Saturday, May 18, 2013

Historical Sew Fortnightly Challenge: #10 Literature

I finally decided to join in on the Historical Sew Fortnightly Challenge.  I've been looking at everyone's creations since January, but couldn't decide whether or not to participate.  But I took a leap, and we'll see what happens!

The Challenge:  #10 Literature: an 1840's Dickensian vest promised to my husband 3 years ago, and made last week.

Fabric: Loosely woven plaid wool fabric that I found 3 years ago in New York.  Interlining was a rather sturdy cotton from stash,  and lining and back are probably synthetic found in a bin at the fabric store.

Pattern: Drafted from Men's Garments 1830 - 1900 by R.I. Davis.  I used the Single-breasted roll-collar waistcoat pattern.  The welt pockets were helped by Laughing Moon #109 (Frock Coats and Vests pattern)

Year: 1830's-40's

Notions: Just buttons, probably plastic.  May swap them out for horn some day, but they look good enough for now.

How historically accurate is it? Somewhat.  The pattern is accurate, and I believe the wool fabric is too.  The lining is probably synthetic (it was in a giant bin of random stuff).  It is mostly machine sewn.

Hours to complete: Approximately 30.  WAY too long.  Drafting and mock-ups took maybe 6 hours, matching the plaid took 2, the welt pockets took maybe 5, and figuring out the lining/facing pieces from a self-drafted pattern took longer than it should.

First worn: Today, around town.  No period event on the schedule, but he's planning on wearing it to work next week.

Total cost:  $10. Wool and interlining from stash, back and lining maybe $5, buttons and thread another $5.

The pictures:

Matching the plaid took FOREVER.

You can see my slightly off buttonholes. I didn't have time
to hand sew them, and I'm still learning how to use my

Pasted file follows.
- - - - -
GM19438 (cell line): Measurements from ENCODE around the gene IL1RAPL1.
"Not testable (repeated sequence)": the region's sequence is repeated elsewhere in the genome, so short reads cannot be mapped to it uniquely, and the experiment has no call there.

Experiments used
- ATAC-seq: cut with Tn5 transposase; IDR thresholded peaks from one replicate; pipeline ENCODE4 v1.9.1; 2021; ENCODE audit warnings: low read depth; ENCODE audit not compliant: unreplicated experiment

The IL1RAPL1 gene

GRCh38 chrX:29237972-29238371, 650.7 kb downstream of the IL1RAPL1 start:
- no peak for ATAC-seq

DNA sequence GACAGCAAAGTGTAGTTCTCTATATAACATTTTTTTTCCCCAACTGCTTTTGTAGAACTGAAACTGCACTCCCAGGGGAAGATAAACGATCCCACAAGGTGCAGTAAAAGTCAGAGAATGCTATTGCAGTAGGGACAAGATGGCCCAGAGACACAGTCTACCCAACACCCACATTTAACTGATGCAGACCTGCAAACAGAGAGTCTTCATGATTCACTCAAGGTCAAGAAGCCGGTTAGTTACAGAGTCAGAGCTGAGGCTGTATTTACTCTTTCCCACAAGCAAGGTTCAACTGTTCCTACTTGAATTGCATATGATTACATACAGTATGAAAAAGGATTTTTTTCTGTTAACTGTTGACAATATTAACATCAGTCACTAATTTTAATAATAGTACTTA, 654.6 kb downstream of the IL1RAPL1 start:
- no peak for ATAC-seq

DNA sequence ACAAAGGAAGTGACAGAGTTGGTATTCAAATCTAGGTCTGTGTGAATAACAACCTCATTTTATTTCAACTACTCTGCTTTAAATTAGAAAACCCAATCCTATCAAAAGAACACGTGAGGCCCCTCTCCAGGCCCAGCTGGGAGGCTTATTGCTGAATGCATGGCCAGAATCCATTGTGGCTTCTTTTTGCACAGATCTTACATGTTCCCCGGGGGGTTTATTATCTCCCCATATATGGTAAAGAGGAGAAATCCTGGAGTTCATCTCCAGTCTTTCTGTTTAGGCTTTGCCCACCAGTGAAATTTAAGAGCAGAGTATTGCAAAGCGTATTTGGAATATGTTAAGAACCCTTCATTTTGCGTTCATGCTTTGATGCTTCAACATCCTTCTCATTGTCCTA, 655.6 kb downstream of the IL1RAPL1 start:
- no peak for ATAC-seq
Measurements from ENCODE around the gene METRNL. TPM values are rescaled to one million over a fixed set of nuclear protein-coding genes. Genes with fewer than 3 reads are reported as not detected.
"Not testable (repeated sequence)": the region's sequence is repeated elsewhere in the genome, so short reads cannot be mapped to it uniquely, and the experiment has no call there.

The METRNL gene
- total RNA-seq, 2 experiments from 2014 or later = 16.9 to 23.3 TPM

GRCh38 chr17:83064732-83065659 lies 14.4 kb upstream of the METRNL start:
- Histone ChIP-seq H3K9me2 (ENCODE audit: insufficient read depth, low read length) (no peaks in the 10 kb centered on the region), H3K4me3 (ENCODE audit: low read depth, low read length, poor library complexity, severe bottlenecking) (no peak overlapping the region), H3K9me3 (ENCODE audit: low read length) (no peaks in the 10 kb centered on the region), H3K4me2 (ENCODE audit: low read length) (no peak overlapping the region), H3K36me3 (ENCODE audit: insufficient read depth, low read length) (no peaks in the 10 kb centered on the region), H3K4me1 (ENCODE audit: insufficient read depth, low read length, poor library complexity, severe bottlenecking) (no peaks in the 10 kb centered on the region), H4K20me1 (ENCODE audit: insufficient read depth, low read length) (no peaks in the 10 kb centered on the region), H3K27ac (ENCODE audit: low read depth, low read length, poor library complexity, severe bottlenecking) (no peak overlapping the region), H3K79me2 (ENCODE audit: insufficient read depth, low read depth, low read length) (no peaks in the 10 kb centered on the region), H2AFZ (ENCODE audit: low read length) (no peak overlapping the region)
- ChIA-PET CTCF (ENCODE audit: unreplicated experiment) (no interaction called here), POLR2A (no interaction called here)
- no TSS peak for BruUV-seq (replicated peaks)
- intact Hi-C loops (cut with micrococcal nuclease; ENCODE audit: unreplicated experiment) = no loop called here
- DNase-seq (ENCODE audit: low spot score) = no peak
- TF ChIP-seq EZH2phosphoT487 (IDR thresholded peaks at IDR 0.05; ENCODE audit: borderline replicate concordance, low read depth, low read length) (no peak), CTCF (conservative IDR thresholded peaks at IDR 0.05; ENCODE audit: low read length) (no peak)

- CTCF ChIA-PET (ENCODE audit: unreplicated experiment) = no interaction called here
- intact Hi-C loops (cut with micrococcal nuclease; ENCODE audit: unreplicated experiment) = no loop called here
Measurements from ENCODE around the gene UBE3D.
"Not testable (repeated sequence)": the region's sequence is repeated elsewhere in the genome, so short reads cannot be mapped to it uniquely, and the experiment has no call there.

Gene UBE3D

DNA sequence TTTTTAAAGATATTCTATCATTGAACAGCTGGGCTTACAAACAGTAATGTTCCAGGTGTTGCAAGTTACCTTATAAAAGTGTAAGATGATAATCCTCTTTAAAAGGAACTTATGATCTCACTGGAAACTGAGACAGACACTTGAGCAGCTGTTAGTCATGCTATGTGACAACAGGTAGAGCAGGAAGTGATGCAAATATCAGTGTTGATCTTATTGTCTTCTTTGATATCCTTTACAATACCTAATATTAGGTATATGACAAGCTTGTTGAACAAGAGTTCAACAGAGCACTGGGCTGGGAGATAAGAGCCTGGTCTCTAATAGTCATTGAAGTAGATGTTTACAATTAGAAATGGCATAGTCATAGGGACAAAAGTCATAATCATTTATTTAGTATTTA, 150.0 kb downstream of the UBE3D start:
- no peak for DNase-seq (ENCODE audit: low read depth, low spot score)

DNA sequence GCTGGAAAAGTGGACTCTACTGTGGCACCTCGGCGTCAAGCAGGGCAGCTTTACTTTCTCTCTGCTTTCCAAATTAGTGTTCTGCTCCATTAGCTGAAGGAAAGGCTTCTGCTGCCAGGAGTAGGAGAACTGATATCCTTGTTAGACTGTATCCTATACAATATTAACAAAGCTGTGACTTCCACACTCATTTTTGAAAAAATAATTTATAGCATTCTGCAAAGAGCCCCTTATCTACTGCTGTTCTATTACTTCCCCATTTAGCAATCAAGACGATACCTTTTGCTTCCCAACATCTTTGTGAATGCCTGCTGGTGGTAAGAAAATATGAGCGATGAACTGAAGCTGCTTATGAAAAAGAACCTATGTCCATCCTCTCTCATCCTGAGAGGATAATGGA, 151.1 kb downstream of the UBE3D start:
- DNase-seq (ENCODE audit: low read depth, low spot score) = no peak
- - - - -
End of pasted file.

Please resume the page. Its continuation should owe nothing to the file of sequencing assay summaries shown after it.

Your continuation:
machine's buttonhole features.

My not-even-close matching of plaid on the welt pockets.

All in all this felt good, if a bit rushed and harried.  After the year of wedding sewing I took 18 months off, somewhat without meaning to, so I'm very glad to get back into it.

Tuesday, May 7, 2013


Our grocery store is running a promotion right now.  Buy 15 euro worth of groceries and you get a seed packet for free.  They of course have all the other stuff you usually need too, pots, soil, watering can, but the apartment already came with all that, so I've just been getting a random seed packet every time I've gone shopping.

So yesterday and today I planted beets (which I have ever only liked pickled), Parisian carrots (which are stunted round looking things), watercress (which I'm not sure I've ever had), and rocket lettuce (which I really don't like raw as it's too bitter).  But hey, they were free.  I also got two packets of flower seeds, sweetpeas and cosmos, neither of which I've ever had experience with.

I actually really like the way this happened.  I have a couple of bare patches in the back garden, and had been debating about planting something, but really didn't know what to plant.  The only vegetable I had gotten to grow in Australia was chard, and even that didn't grow well.  The seed packets were just handed out by the cashier, I didn't have to think about which to pick, and now I had a variety of things that I didn't really have many expectations about, they were free from the grocery store after all.  But since I had the seeds, I felt I should plant them, so now in two months we may have some vegetables of which Dan will be eating the majority.

Now the problem is that I'm out of garden room and still getting seed packets.